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Archive for Friday, August 26, 2005

Libraries offering audiobook downloads

August 26, 2005

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— A new way to borrow audiobooks from the library involves no CDs, no car trips, no fines and no risk of being shushed.

Rather, public libraries from New York City to Alameda, Calif., are letting patrons download Tom Clancy techno-thrillers, Arabic tutorials and other titles to which they can listen on their computers or portable music players - all without leaving home.

Librarians say such offerings help libraries stay relevant in the digital age.

Barbara Nichols Randall, director of the Guilderland Public Library in suburban Albany, said the library considered the needs of younger readers and those too busy to visit.

"This is a way for us to have library access 24/7," she said.

There's still one big hitch, though: The leading library services offer Windows-friendly audiobook files that can't be played on Apple Computer Inc.'s massively popular iPod player.

Vendors such as OverDrive Inc. and OCLC Online Computer Library Center Inc.'s NetLibrary have licensing deals with publishers and provide digital books using Microsoft Corp.'s Windows Media Audio format, which includes copyright protections designed to help audiobooks stand apart from the often lawless world of song swapping.

Visitors to the audiobook section of the Guilderland Public Library in Guilderland, N.Y., look at their choices of books on tape on Aug. 18. The library is now offering a method where their users can download books to their home computer or any device that will play Windows-friendly audiobook files. Owners of Apple iPods, however, cannot use the service because of compatibility issues.

Visitors to the audiobook section of the Guilderland Public Library in Guilderland, N.Y., look at their choices of books on tape on Aug. 18. The library is now offering a method where their users can download books to their home computer or any device that will play Windows-friendly audiobook files. Owners of Apple iPods, however, cannot use the service because of compatibility issues.

A patron with a valid library card visits a library Web site to borrow a title for, say, three weeks. When the audiobook is due, the patron must renew it or find it automatically "returned" in a virtual sense: The file still sits on the patron's computer, but encryption makes it unplayable beyond the borrowing period.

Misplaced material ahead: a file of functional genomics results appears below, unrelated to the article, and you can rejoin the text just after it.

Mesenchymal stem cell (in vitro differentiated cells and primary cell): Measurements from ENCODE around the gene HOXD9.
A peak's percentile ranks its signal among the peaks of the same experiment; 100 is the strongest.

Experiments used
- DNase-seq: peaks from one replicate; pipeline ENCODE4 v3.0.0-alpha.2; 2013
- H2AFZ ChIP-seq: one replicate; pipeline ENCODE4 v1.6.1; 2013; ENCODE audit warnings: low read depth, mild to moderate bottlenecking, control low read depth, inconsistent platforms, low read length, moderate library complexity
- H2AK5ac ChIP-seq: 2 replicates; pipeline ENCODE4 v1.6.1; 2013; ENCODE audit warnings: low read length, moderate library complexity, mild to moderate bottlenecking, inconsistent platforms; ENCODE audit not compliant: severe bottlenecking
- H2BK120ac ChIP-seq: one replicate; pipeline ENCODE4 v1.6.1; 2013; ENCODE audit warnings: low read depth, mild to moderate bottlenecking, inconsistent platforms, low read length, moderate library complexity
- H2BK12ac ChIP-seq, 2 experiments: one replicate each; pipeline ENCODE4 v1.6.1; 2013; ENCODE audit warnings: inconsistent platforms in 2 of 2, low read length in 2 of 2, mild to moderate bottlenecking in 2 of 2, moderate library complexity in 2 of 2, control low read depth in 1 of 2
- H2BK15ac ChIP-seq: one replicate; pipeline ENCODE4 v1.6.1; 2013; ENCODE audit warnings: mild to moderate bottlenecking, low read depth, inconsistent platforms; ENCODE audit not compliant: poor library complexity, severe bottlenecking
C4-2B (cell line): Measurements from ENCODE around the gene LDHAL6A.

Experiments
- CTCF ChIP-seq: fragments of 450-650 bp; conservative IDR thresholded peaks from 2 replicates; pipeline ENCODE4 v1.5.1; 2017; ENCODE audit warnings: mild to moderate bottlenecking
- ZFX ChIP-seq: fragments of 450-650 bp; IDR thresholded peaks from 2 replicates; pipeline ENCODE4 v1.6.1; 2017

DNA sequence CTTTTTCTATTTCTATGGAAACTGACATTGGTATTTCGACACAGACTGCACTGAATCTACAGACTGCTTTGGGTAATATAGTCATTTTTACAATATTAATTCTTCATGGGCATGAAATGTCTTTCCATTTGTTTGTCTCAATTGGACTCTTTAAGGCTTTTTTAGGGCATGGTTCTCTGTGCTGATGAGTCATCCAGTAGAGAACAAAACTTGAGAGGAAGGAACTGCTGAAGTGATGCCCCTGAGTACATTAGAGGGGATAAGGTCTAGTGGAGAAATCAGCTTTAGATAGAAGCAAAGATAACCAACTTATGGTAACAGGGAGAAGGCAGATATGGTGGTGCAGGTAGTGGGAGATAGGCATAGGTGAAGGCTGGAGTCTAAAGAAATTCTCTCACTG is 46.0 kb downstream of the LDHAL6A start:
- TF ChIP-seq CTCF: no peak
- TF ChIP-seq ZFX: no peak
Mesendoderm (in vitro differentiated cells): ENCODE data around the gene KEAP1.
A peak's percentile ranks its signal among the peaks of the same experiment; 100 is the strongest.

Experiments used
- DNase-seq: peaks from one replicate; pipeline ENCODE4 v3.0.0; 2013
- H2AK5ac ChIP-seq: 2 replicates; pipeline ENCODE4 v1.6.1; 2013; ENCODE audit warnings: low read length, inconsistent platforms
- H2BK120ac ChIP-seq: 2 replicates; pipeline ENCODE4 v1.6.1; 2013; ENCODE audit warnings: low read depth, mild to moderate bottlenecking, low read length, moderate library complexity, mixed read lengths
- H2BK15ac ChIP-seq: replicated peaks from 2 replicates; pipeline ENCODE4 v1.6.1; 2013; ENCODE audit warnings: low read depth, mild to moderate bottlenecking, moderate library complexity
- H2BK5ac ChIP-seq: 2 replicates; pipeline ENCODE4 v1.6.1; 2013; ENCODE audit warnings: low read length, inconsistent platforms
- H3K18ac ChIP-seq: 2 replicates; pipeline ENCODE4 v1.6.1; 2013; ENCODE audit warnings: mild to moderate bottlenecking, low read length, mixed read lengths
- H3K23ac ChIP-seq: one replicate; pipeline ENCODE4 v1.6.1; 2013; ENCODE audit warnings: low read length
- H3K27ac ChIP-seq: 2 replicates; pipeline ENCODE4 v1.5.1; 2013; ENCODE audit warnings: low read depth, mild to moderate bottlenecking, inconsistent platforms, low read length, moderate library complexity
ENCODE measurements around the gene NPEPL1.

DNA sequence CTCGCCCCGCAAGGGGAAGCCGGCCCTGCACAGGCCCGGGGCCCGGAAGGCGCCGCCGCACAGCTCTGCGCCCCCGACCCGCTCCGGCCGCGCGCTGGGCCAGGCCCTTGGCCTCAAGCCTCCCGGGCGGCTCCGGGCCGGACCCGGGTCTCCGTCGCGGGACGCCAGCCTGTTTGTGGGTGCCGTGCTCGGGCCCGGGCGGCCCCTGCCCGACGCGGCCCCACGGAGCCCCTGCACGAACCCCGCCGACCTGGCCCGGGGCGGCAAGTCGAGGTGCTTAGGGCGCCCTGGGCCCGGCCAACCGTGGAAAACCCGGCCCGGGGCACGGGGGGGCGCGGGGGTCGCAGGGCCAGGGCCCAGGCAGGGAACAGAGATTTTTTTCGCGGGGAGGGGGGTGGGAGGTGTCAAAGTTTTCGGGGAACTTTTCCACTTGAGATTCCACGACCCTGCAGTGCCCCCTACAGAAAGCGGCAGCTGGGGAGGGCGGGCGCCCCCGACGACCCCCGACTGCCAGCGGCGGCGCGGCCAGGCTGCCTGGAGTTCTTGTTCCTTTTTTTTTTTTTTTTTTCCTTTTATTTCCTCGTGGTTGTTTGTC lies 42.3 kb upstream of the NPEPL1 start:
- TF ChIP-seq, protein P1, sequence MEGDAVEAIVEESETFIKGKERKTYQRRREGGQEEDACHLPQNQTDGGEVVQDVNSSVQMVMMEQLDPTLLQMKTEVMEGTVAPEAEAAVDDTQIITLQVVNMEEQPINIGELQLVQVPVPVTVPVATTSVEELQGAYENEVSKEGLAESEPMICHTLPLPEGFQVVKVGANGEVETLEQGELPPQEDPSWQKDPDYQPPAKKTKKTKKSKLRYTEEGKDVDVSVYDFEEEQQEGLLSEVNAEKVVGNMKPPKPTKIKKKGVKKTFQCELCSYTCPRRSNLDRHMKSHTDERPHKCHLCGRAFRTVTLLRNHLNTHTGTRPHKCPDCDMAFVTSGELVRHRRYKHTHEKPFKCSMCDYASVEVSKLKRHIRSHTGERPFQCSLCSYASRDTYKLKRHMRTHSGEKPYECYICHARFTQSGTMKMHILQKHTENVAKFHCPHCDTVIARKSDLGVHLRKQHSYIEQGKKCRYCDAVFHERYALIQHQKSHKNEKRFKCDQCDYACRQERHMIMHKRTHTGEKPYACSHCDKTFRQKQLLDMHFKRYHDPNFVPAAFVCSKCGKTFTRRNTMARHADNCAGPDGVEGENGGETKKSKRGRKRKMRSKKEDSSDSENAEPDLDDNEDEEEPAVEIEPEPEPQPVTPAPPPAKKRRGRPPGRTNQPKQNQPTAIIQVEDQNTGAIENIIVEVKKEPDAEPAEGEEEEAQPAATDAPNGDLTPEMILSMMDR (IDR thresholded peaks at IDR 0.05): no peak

"The patron doesn't have to do anything after the lending period," said Steve Potash, chief executive of OverDrive. "The file expires. It checks itself back into the collection. There's no parts to lose. It's never damaged. It can never be late."

Potash said about 1,000 libraries have signed up for OverDrive's audiobook service since its debut late last year. NetLibrary, teaming up with Recorded Books, launched a similar service in January and counts 200 library customers.

Libraries offering audiobook downloads range from large institutions in New York and Los Angeles to smaller ones for Cleveland, Ohio, Maricopa County, Ariz., North Little Rock, Ark. and Omaha, Neb. The Hawaii State Public Library System signed up earlier this month.

Guilderland pays NetLibrary about $6,000 a year for more than 850 titles. Randall considers that a good deal, noting that a single audiobook can cost the library up to $80 when bought on CD.

Under the NetLibrary program, Guilderland gets a set number of downloads for all titles each year, and a single title can be borrowed by multiple patrons simultaneously as long as the cap hasn't been reached. Downloads over the cap cost extra. Patrons must provide their own audio players, although they may listen on their home computers if they do not have one.

Other libraries make different arrangements. OverDrive, for example, generally takes a more traditional approach. When a copy is checked out, no other patron may download it until the borrowing period ends.

It's still unclear what impact such services will have on audiobook download sales from companies such as Audible Inc., although one analyst suggested it could inspire more sales as patrons buy for keeps a title they had borrowed.

"It's certainly smart for the publishers to do this," said Phil Leigh, a senior analyst with Inside Digital Media.

Users of iPods can still listen to books purchased through sources such as audible.com or Apple's own iTunes Music Store, but the library services, for now, are geared toward computers and devices that support Windows Media Audio files. OverDrive files can be burned to CDs and converted to iPod friendly formats, but NetLibrary's cannot.

Apple spokeswoman Natalie Kerris said the company has no plans to change its copy-protection formats and would not comment on the incompatibility issue.

Librarians say they have heard complaints from iPod users, but there's little they can do beyond waiting for the industry to sort out its differences.

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